So, after enabling Partner Accounts and Contacts we will have a list of Users who have the cloned Partner Community User profile. One very helpful field that is unique to the User record page for Partner Users is a Contact lookup field which links to the User’s Contact record, and this will be integral to our later flow. We can easily run reports or list views on the User object to get a list of Partner Community Users by checking for either the profile or the presence of a Contact in that lookup field.

What if we want to see the list of Contact records who are Partner Users from a Contacts list view or report, though? This should be an easy ask since Contacts are clearly related to their Community User record via the Contact lookup field on the User detail page. However, as with all lookup fields, the relationship only goes in one direction, from the User to the Contact. 

Yes, each individual Contact record has quick action buttons that will tell us the state of portal enablement, assuming they have been added to the page layout. If the “View Partner User”, “Disable Partner User”, and “Log in to Experience as User” buttons are present, instead of the “Enable as Partner User” button, then the Contact has already been set up as a Portal User. 

However, needing to look at Contact record pages one by one to determine this information is not scalable.

The Solution with Custom Contact Fields and Flow

Enter two custom fields and a simple flow. More specifically:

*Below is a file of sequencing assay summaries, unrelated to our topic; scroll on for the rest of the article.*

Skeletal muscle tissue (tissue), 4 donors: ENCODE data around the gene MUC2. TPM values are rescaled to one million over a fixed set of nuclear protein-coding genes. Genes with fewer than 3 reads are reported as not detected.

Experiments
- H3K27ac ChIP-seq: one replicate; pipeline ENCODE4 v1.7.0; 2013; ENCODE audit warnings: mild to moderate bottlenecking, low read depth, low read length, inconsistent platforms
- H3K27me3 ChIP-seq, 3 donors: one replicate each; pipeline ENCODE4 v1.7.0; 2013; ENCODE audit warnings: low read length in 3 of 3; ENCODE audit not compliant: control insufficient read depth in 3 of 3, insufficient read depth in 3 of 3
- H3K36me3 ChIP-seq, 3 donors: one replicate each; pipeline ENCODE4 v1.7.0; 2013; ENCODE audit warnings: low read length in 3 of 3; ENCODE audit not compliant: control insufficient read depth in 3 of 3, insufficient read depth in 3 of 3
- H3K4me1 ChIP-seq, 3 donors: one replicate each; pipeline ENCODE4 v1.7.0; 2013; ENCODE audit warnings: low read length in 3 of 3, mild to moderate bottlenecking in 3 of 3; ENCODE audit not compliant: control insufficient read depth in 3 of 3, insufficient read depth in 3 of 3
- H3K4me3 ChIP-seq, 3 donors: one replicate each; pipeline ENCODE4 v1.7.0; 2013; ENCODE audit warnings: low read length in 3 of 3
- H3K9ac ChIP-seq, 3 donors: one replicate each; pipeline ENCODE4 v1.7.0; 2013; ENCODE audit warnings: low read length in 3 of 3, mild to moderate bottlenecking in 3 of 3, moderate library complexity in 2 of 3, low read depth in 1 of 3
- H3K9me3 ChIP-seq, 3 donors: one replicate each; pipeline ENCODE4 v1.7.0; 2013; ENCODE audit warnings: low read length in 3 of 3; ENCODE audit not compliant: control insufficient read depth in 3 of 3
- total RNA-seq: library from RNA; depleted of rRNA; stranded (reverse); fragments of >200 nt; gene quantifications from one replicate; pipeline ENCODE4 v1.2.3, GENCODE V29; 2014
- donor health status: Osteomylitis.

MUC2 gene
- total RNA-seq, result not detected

• A custom User lookup field on the Contact object
  • A custom formula checkbox field on the Contact object (optional)
  • A record-triggered flow that fires when a User is created and the ContactId field is not null

First, create a custom User lookup field on the Contact object. I like to name this Portal_User__c. This will be set by our flow with the User ID of this Contact’s external User record.

Additionally, there is an option to create a formula field on the Contact object with a checkbox return type. This checkbox will be true if the User record referenced by Portal_User__c is active and false if either there is no related User or the User is inactive. This field is not required for the solution, but aids visibility into the status of the related Portal User.

In our simple flow, the Portal_User__c field will be populated with the User ID of the external User record when the User record is created.  If the User is later deactivated the Contact record will still have the User ID in the Portal_User__c lookup field, so the presence of an ID in the Portal_User__c field does not necessarily mean that the Contact is an active external user. Using this checkbox as an indicator of the active status of the external User record is a simple and impactful addition. 

Let’s name this formula checkbox: Is_Active_Portal_User__c 

The formula is simple: Portal_User__r.IsActive

You may be wondering why not create another solution with flow that just clears the Portal_User__c lookup field if the User record is deactivated. Well, that is a design decision that is up to your organization. I prefer not to clear the lookup field since it may still be helpful to have a link to the User record even after it has been deactivated.